Brouillard got up from his desk to go and stand at one of the little square windows of the log-built office quarters. For some reason which he had not taken the trouble to define, even to himself, he had carefully refrained from telling the hydrographer anything about the early morning meeting with the automobilists at the edge of the desert basin; of that and of the subsequent visit of two of them to the site of the dam.

"No; you don't know him," he said, turning back to the worker at the mapping table. "It was his motor party that was camping at the Buckskin ford the night we broke in here – the night when we saw the search-light."

"And you met him? I thought you told me you merely went down and took a look – didn't butt in?"

"I didn't – that night. But the next morning – "

The hydrographer's smile was a jocose grimace.

"I recollect now; you said that one of the motorists was a young woman."

Brouillard resented the implication irritably.

"Don't be an ass, Murray," he snapped; and then he went on, with the frown of impatience still wrinkling between his eyes. "The young woman was the daughter. There was a cub of a son, and he fired a stick of dynamite in the river to kill a mess of trout. I heard the explosion and thought it might be the gasolene tank of the car."

"Naturally," said Grislow guilelessly. "And, quite as naturally, you went down to see. I'm not sure that I shouldn't have done it myself."

"Of course you would," was the touchy retort. "When I got there and found out what had happened, I meant to make a second drop-out; but Cortwright and his daughter were coming up the trail, and he hailed me. After that I couldn't do less than the decent thing. They wanted to see the valley, and I showed them the way in. Cortwright is the multimillionaire pork packer of Chicago, and he went up into the air like a lunatic over the money-making chances there were going to be in this job. I didn't pay much attention to his chortlings at the time. It didn't seem remotely credible that anybody with real money to invest would plant it in the bottom of the Niquoia reservoir."

"But now you think he is going to make his bluff good?"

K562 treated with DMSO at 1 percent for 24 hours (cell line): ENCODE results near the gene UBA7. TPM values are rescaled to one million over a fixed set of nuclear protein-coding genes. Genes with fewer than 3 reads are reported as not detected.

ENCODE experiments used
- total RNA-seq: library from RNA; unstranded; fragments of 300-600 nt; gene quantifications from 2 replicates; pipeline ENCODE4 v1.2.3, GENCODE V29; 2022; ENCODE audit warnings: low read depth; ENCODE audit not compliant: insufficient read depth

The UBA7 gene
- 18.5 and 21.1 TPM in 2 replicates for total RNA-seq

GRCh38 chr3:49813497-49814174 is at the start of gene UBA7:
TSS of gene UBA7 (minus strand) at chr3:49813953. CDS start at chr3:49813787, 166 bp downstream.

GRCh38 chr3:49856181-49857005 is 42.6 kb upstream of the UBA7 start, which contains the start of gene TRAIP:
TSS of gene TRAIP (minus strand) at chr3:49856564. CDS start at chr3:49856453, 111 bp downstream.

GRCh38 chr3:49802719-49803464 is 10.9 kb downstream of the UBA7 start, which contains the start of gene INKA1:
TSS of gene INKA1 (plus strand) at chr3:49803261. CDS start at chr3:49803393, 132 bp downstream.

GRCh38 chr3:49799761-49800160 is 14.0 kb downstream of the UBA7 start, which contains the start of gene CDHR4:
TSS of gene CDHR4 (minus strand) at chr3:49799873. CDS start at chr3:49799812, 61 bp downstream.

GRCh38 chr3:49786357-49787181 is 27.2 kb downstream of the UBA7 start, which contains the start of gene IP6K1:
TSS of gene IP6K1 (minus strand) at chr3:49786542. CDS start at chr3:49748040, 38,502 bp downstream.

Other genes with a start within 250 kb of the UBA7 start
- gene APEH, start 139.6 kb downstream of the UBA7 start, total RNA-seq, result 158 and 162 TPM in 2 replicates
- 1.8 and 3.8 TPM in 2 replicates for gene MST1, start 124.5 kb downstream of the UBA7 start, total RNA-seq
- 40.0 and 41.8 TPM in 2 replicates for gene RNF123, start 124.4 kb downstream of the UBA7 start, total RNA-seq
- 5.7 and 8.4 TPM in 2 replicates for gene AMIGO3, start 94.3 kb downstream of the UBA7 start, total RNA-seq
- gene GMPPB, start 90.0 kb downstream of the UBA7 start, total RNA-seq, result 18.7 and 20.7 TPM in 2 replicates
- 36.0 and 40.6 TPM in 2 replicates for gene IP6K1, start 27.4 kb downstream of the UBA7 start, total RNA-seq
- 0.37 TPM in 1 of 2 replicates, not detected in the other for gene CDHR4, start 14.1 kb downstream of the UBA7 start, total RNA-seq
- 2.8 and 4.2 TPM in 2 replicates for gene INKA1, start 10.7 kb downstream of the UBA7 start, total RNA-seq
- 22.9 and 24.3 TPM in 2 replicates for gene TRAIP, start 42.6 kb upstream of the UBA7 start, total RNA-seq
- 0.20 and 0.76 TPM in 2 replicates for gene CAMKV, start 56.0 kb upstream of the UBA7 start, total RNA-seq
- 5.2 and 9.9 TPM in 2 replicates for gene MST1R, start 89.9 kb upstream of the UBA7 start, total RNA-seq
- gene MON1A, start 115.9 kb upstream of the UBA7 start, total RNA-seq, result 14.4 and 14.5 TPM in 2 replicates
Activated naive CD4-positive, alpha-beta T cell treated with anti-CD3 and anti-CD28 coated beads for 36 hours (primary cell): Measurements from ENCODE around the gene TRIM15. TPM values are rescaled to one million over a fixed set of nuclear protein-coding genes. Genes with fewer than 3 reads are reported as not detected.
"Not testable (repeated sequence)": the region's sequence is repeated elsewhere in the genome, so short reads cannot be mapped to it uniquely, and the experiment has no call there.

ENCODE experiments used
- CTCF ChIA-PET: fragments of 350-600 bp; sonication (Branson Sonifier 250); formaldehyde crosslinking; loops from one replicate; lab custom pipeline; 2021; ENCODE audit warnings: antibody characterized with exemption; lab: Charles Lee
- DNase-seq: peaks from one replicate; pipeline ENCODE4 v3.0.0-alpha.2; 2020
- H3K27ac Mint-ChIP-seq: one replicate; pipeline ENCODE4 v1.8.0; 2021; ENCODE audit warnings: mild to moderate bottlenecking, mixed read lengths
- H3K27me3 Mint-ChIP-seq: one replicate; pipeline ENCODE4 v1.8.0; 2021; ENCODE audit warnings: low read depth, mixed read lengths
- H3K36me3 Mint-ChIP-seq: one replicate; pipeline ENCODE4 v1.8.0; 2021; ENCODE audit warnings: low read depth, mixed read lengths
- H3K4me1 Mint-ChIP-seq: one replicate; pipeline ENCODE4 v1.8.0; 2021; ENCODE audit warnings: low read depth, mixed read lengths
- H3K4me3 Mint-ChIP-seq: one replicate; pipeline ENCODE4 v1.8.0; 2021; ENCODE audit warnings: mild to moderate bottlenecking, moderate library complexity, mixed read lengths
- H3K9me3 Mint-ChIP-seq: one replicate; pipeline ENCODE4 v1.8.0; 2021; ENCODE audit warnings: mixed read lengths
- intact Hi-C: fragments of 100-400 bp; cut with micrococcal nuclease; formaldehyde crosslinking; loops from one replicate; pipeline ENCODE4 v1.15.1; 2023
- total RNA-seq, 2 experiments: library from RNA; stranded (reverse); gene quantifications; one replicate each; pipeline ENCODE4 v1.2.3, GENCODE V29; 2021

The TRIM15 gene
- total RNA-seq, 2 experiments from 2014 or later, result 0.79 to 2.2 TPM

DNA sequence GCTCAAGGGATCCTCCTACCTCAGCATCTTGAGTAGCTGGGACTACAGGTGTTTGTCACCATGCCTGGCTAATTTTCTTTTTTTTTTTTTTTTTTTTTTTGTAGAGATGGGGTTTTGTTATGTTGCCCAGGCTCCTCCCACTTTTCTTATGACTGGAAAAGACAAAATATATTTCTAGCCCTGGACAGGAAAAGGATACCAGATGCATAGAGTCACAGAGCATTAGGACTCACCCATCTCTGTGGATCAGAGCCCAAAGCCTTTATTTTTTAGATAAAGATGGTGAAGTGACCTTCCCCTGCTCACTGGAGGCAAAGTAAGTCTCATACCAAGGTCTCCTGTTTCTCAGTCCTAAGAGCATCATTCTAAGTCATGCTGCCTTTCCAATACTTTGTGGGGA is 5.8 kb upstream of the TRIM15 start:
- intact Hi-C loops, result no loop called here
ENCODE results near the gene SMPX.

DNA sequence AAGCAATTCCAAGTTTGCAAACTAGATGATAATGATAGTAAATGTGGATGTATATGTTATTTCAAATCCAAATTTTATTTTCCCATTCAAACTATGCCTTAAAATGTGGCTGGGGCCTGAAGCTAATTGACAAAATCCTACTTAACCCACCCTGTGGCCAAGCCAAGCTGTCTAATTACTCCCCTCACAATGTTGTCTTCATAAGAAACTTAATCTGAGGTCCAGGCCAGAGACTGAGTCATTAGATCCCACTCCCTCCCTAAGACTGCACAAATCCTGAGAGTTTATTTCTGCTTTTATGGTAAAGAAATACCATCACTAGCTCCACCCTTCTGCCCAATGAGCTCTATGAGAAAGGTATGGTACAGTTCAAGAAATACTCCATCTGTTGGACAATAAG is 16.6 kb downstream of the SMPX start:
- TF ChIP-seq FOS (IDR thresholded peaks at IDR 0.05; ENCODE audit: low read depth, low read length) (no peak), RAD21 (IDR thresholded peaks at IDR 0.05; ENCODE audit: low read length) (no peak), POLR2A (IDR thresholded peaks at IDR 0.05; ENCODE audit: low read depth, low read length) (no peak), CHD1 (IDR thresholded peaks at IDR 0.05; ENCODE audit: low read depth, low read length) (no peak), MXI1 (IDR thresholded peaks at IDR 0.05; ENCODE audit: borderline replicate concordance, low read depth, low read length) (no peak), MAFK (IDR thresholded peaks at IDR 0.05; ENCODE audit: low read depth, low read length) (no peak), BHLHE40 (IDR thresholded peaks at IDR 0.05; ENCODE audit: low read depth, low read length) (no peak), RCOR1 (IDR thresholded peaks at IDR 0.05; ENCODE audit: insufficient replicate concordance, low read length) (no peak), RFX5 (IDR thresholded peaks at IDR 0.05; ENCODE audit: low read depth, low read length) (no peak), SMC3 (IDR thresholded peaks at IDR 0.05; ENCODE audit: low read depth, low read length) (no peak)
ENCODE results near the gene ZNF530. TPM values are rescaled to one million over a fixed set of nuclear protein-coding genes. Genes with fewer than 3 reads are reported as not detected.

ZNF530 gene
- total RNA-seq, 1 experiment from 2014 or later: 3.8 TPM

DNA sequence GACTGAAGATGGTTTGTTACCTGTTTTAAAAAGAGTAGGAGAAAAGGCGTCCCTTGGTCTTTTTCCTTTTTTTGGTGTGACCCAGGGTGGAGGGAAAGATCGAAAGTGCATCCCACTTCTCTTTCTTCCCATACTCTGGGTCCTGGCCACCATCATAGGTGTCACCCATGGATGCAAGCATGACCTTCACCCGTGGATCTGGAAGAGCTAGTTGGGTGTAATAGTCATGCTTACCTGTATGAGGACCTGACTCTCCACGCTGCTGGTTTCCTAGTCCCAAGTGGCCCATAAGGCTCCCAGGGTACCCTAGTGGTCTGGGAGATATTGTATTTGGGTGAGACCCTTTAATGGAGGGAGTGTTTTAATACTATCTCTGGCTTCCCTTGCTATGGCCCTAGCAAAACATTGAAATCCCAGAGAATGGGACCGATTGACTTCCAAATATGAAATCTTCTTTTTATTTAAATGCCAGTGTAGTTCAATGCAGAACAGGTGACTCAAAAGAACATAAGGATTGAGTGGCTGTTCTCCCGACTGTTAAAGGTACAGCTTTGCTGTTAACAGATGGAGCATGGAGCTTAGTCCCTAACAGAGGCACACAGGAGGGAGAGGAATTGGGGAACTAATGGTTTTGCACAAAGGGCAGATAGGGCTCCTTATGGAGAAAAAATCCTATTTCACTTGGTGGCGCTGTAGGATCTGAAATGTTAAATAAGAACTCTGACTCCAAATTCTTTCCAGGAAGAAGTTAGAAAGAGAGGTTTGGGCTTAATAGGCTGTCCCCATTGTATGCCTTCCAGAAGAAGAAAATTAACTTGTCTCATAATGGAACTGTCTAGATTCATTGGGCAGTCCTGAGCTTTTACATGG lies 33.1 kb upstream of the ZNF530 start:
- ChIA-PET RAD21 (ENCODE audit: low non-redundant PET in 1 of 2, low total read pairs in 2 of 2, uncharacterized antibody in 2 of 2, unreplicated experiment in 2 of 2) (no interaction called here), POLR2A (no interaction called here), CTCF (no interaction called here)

"That looks very much like it," said Brouillard sourly, pointing to the letter from Washington. "That scheme is going to change the whole face of Nature for us up here, Grislow. It will spell trouble right from the jump."

"Oh, I don't know," was the deprecatory rejoinder. "It will relieve us of a lot of side-issue industries – cut 'em out and bury 'em, so far as we are concerned."

"That part of it is all right, of course; but it won't end there; not by a hundred miles. We've started in here to be a law to ourselves – as we've got to be to handle this mixed multitude of brigands and ditch diggers. But when this new company gets on the ground it will be different. There will be pull-hauling and scrapping and liquor selling, and we can't go in and straighten things out with a club as we do now. Jobson says in that letter that the relations have got to be friendly! I'll bet anything you like that I'll have to go and read the riot act to those people before they've been twenty-four hours on their job!"

Grislow was trying the point of his mapping-pen on his thumb nail. "Curious that this particular fly should drop into your pot of ointment on your birthday, wasn't it?" he remarked.

"O suffering Jehu!" gritted Brouillard ragefully. "Are you never going to forget that senseless bit of twaddle?"

"You're not giving me a chance to forget it," said the map-maker soberly. "You told me that night that the seven-year characteristic was change; and you're a changed man, Victor, if ever there was one. Moreover, it began that very night – or the next morning."